Innate immunity and viral evasion

If a virus attacks us, our immune system registers this attack and starts a whole chain of reactions. Messengers initiate the release of cellular proteins, through which our cells prevent the spread of viruses – known as antiviral factors. However, some viruses have developed very effective strategies against these antiviral factors, so that the self-protection mechanism of the cells is ultimately insufficient to defend against the infection. Wanted: new antiviral factors which can fight off even these viruses – of which HIV is one. 

Our Research

The research group "Innate Immunity and Viral Evasion" is interested in gaining a better understanding of the interplay between host cells and viruses at the cellular and molecular level. HIV-1, the causative agent of AIDS, remains one of the most devastating viral pathogens worldwide and causes chronic immunodeficiency. Using human target cells of HIV-1, we characterize their ability to sense, with the help of the cellular pattern recognition receptors, an invading HIV-1 infection, and how efficiently this information is translated into a functional antiviral state. Vice versa, we identify and elucidate HIV-1-mediated evasion strategies of this cellular innate immunity, which explain why HIV-1 is successfully circumventing cellular defense mechanisms. Furthermore, we investigate the mode of action of cellular restriction factors, focusing on the antiviral proteins 90K and SERINC5, which can reduce the infectivity of HIV-1 particles.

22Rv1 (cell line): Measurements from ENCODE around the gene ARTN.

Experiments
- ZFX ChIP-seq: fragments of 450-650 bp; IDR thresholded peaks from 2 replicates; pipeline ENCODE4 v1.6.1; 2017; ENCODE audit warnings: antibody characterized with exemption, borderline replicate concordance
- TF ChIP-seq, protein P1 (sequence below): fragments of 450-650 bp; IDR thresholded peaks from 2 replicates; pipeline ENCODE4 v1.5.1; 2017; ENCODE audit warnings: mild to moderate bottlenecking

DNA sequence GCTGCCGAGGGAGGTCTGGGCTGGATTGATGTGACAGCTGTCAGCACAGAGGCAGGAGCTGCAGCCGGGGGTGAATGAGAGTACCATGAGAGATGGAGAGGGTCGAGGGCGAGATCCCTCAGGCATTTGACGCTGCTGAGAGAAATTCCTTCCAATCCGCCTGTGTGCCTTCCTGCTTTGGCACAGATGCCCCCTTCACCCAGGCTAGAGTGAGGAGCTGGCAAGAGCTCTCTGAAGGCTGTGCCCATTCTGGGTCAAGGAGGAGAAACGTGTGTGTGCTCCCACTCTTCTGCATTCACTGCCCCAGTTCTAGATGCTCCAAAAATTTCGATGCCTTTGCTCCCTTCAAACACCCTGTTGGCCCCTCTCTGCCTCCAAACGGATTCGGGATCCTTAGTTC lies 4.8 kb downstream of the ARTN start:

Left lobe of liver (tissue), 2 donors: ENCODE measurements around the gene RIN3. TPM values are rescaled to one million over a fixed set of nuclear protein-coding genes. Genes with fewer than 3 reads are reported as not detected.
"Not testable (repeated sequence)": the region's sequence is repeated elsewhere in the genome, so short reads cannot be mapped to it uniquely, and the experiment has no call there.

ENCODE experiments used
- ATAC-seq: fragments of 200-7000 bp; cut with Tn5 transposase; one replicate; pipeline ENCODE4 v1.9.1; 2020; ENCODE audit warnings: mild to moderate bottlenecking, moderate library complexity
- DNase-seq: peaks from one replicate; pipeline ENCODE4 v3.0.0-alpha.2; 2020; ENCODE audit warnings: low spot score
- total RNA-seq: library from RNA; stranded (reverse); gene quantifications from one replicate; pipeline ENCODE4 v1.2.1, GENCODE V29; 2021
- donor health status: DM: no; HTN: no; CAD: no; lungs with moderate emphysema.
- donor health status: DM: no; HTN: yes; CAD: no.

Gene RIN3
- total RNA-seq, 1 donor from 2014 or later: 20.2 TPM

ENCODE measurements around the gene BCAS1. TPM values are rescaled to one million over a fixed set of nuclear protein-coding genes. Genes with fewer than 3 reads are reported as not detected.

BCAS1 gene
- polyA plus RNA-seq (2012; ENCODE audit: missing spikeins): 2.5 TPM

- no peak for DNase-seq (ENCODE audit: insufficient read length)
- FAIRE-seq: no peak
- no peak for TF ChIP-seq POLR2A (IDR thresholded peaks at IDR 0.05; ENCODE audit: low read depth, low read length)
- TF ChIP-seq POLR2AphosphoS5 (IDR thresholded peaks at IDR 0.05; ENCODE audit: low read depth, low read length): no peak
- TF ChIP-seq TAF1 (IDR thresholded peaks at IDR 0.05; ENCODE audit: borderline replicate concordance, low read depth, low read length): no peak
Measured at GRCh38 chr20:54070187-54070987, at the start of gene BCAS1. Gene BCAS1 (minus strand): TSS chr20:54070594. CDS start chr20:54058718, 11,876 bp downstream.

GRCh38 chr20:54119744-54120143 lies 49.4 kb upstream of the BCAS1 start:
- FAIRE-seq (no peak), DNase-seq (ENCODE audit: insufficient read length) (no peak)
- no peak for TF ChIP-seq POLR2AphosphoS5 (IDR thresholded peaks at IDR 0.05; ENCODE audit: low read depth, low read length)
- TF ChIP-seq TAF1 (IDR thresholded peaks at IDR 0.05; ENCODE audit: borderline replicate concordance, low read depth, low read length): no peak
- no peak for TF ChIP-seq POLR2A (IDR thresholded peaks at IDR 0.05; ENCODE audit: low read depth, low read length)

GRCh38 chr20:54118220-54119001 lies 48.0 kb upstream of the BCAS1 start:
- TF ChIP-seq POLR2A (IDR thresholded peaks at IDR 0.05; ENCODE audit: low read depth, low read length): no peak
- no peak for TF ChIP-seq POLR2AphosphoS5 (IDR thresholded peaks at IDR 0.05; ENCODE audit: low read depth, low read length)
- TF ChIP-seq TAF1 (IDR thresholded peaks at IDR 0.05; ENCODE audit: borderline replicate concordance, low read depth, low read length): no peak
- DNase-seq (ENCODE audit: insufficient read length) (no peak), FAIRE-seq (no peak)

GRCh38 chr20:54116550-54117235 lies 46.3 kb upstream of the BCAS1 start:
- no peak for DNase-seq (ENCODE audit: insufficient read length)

Knowledge on these naturally occurring molecular weapons of human cells, and how HIV-1 has evolved to counteract them, could pave new avenues towards antiviral drugs.  In addition, together with our cooperation partners from Hannover Medical School, we are developing strategies for eradication of latently HIV-1-infected resting T-cells.

The research group "Innate Immunity and Viral Evasion" is also investigating the entry process of Chikungunya viruses. Chikungunya virus is an emerging and rapidly expanding pathogen which causes, in most of the cases, acute infections. A subset of infected persons, however, suffers from chronic joint pain and inflammation, justifying research to develop protective and/or therapeutic options which are completely missing to date. Using lentiviral pseudotypes carrying the CHIKV glycoproteins, we study means to inhibit entry of CHIKV into host cells using immunological and pharmacological approaches.

Leader

  • Prof Dr Christine Goffinet

    Christine Goffinet

    Head of Research Group

    +49 511 220027 198

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